Jerome Raheem Fortune isn't Fool's Gold's best hip-hop release, but it's undeniably its most interesting.
The “weird Atlanta rapper” characterization is at this point tautological and underscores a fundamental issue with artistic movements known for their genre-bending natures: when everybody is weird vis-à-vis one another, is anybody weird? Though each of the city’s brightest young stars exhibit singular talents that emphasize their unique standing within the music world, the production behind these releases has been relatively unchanged. That is, until Rome Fortune’s Fool’s Gold debut, Jerome Raheem Fortune.
The relationship between electronic music and hip-hop has been a fruitful one this decade, with big-name producers and rappers teaming up to make the mythical “banger” that they know will be a massive hit before any notes are played. But most of these songs follow a similar sonic template, explained succinctly by Pusha T on “Untouchable”: “Ignore most requests for the feature / Unless it’s getting played on the beach at Ibiza.” These songs feature punishing trap beats as is currently in vogue. Jerome Raheem Fortune contains few beats that would be described as suitable for hip-hop were just the instrumentals played, and the album is all the better for it.
The bells that were sprinkled throughout Beautiful Pimp II’s are here transformed into the backbone of an entire beat, and for most of the album, are the percussion family’s most prominent representatives. This is an album, like so many, indebted sonically to what Kanye West began with 808s & Heartbreak, albeit without the titular drums that soundtracked his emotionally transparent lyricism. Such lyricism, which at times takes a backseat to the fascinating production, does no such thing as Fortune looks inward on “Love”: “Because I want to end it all / My career and even ending my life / … / I could never when I look in your eyes.“ When the drums do show up, on the techno thumping of “Dance”, they resemble little of hip-hop orthodoxy. It’s a song that plays proper homage to that genre’s predecessors by allowing the lyrics to act as a mere hypnotic vehicle while the beat itself is what truly does the talking.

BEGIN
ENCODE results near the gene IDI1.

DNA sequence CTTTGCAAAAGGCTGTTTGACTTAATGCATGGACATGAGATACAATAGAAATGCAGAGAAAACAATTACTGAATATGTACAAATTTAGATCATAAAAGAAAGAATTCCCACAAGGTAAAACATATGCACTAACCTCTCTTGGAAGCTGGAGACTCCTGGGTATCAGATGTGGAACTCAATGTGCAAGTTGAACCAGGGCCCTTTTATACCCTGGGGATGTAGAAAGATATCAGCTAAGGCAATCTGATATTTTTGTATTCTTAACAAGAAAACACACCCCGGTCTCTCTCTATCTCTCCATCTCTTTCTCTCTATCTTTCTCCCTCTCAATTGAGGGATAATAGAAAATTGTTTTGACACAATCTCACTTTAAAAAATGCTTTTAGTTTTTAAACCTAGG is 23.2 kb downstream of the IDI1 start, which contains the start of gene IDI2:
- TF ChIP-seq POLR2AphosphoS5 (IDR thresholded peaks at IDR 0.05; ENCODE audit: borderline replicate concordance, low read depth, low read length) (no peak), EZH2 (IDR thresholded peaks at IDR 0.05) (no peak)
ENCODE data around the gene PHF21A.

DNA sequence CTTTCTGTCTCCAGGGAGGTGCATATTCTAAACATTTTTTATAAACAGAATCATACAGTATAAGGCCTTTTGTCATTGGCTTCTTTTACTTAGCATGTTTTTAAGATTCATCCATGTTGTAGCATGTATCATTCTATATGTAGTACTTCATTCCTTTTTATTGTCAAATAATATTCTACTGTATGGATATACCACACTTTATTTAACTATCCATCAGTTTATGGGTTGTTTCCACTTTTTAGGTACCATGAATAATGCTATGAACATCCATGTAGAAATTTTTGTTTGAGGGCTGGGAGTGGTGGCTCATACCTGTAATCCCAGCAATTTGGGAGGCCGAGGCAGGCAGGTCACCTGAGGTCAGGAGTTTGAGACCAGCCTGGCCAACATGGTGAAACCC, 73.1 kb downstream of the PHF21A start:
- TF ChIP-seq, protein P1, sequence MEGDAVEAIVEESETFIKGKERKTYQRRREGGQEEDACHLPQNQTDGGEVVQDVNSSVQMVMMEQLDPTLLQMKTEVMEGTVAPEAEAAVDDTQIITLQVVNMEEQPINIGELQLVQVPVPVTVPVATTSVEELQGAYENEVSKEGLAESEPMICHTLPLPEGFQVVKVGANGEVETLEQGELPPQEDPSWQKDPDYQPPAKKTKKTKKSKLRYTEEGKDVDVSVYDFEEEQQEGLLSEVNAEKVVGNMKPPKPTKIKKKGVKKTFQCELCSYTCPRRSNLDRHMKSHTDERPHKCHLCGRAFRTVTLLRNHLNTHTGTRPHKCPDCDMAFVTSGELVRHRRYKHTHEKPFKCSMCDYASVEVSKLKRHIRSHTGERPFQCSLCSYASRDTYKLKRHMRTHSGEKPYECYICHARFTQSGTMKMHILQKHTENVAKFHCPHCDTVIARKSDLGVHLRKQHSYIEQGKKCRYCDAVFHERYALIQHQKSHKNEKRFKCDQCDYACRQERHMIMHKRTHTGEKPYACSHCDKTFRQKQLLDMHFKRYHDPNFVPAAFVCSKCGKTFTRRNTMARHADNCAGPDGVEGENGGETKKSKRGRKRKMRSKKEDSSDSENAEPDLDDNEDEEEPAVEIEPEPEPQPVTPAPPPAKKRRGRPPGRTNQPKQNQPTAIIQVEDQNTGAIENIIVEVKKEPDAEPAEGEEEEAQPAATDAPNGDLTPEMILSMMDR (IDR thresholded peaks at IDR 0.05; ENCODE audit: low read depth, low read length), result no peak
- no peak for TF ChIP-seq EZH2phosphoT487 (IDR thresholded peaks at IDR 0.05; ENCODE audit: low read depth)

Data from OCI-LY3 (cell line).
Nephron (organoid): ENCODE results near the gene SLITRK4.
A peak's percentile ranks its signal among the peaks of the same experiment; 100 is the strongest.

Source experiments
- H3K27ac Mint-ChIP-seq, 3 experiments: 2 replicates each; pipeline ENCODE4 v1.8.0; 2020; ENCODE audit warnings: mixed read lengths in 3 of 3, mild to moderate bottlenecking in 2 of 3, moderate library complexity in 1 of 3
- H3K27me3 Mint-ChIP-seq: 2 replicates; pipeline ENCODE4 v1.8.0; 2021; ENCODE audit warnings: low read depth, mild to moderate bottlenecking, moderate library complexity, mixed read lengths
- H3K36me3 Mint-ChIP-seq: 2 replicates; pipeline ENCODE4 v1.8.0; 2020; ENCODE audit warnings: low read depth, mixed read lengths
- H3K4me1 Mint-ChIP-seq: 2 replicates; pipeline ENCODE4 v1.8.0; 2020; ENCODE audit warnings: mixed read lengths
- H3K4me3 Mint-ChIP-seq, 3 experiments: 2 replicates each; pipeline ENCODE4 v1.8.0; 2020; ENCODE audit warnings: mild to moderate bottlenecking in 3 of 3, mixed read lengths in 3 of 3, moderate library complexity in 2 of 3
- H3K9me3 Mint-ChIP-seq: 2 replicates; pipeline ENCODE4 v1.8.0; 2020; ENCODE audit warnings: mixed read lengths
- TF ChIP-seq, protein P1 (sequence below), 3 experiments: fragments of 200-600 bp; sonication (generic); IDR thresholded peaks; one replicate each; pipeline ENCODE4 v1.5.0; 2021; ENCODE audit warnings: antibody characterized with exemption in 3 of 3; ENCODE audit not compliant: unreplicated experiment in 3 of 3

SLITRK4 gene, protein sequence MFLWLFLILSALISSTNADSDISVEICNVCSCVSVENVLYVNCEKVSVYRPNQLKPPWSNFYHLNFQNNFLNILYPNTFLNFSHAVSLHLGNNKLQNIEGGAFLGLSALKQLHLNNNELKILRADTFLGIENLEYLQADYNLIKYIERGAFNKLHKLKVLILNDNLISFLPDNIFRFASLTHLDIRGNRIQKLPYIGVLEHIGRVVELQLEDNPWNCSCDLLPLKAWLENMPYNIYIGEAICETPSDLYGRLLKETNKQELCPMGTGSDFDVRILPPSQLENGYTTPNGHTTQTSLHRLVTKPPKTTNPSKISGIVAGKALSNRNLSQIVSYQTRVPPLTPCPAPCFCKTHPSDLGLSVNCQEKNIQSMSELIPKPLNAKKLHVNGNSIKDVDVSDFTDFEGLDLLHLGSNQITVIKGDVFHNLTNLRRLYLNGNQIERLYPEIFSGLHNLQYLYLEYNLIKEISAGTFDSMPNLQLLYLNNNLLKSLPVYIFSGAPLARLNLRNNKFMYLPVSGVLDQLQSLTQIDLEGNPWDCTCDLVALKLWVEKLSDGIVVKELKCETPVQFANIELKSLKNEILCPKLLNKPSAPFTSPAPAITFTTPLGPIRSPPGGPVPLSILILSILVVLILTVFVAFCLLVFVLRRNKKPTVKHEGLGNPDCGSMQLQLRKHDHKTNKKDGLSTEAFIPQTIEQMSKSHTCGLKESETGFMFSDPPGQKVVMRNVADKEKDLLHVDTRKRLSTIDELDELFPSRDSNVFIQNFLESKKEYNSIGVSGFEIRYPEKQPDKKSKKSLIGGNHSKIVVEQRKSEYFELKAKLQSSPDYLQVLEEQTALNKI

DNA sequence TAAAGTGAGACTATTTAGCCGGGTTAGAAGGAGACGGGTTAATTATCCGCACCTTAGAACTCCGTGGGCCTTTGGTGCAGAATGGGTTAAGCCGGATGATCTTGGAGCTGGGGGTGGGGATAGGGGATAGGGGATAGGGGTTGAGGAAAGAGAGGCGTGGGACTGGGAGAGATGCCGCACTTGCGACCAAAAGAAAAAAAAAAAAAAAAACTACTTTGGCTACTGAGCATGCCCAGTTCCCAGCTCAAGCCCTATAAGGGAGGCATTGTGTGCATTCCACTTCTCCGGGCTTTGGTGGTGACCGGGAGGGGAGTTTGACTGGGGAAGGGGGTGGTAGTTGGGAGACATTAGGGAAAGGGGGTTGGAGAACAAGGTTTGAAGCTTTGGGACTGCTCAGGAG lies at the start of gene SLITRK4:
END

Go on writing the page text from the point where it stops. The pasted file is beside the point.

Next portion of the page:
Jerome Raheem Fortune peaks, however, on the contradicting “Blicka Blicka”. The song begins with an ambient introduction before veering into synths that sound as indebted to Philip Glass’ masterful Glassworks as any hip-hop song ever has. Save for a few breaks in the beat, the instrumental is pleasant while the vocals are wholly intense; “This is my intuition / And it says I shouldn’t be pigeonholed." Making a song like “Blicka Blicka” on an album that sounds like Jerome Raheem Fortune, especially after a career which delved frequently into hip-hop’s topical ids certainly points to breaking out of whatever labels people have placed on Fortune. Except “weird”, that is, but in this musical landscape, it’s only ever a compliment.
With regards to Fool’s Gold’s discography, Jerome Raheem Fortune isn’t the best of their hip-hop releases -- that goes to Danny Brown’s XXX and Run the Jewels’ self-titled debut album -- but it’s undeniably the most interesting. So often in music are albums simply derivatives of the main genres from which their artists engage, and it is refreshingly rare for an effort to combine seemingly disparate sounds. Maybe hip-hop doesn’t need metronomic drums to provide songs a pulse. Maybe the next frontier is taking cues from the classic albums of ambient. There’s bound to be people who’d obsess over a Boards of Canada-inspired hip-hop album. Thankfully, Rome Fortune’s helped push a dream like that closer to reality.